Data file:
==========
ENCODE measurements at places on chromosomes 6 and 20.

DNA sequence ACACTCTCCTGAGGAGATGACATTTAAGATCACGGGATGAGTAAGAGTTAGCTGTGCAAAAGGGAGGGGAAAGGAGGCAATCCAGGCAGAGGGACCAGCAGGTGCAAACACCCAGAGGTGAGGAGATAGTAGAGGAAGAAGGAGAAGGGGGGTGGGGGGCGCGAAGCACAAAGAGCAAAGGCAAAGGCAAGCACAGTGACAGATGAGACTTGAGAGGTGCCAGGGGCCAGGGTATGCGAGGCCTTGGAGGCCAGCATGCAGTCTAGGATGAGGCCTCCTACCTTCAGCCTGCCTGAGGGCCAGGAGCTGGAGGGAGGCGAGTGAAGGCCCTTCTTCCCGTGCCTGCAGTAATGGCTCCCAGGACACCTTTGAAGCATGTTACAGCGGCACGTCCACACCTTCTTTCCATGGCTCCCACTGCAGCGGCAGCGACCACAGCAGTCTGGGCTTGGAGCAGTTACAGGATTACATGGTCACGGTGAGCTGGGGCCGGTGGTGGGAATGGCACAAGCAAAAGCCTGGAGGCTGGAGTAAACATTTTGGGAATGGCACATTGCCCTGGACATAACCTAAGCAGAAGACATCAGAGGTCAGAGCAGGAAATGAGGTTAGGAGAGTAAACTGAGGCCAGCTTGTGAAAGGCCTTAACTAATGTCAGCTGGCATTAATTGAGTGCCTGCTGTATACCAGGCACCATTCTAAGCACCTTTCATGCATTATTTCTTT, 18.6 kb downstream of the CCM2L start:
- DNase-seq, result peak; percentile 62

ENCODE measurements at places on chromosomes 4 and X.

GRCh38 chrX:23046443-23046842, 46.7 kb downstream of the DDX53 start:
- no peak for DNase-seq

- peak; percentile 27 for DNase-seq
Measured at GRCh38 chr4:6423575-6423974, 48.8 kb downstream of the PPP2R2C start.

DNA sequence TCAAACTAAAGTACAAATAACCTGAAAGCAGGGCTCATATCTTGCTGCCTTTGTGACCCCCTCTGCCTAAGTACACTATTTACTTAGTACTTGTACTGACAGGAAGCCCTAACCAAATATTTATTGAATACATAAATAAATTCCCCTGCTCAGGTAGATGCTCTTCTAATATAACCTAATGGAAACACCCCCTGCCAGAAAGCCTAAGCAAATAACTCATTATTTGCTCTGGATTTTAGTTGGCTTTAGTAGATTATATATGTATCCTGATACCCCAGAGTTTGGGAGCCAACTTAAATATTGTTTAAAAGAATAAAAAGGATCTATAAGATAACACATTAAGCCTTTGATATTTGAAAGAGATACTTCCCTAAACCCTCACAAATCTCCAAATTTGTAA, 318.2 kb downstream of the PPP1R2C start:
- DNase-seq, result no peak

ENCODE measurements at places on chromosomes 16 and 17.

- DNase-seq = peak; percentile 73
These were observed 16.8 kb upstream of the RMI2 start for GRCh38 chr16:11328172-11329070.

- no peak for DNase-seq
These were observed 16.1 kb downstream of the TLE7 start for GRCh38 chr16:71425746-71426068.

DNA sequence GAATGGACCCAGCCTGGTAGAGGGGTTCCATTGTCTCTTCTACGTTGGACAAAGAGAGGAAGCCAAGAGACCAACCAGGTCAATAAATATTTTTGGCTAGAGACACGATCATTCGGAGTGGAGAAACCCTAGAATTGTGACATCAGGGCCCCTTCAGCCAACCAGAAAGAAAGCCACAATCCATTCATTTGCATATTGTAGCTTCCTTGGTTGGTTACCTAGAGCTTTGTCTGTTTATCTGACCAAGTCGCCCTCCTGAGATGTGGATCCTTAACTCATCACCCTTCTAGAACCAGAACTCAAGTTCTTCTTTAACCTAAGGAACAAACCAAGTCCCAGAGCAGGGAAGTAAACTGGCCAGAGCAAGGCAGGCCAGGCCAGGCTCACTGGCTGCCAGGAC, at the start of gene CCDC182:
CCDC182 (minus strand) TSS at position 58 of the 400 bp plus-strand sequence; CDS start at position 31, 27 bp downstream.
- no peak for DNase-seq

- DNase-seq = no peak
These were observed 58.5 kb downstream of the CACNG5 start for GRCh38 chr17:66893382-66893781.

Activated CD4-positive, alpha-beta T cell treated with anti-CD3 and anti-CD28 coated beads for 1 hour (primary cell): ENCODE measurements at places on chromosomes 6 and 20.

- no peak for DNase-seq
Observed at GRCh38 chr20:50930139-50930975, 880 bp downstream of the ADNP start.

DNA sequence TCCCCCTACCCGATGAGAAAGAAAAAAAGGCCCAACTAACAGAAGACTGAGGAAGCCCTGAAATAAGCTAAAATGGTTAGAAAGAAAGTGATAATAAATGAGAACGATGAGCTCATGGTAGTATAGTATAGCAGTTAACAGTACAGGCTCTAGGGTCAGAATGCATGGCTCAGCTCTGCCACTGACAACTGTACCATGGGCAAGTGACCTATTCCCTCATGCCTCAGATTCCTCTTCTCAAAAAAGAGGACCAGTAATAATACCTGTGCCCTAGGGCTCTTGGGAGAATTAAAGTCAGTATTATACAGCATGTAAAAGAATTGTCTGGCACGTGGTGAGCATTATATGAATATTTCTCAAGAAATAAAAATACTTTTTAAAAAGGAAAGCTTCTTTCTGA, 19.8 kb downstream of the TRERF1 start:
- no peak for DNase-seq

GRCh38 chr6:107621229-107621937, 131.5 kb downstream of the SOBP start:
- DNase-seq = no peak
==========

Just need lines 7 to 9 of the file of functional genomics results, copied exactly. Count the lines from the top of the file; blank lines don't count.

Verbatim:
- peak; percentile 27 for DNase-seq
Measured at GRCh38 chr4:6423575-6423974, 48.8 kb downstream of the PPP2R2C start.

DNA sequence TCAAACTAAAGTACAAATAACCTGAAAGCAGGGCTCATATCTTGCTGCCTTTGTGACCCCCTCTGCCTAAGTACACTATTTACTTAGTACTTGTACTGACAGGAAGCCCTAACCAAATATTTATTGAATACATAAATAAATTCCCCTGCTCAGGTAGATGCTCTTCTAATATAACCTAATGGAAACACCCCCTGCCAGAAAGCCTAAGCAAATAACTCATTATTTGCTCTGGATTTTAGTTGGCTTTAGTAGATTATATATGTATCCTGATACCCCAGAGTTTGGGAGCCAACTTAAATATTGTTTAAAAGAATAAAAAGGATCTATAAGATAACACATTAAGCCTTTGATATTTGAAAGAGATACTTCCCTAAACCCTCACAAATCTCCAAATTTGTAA, 318.2 kb downstream of the PPP1R2C start: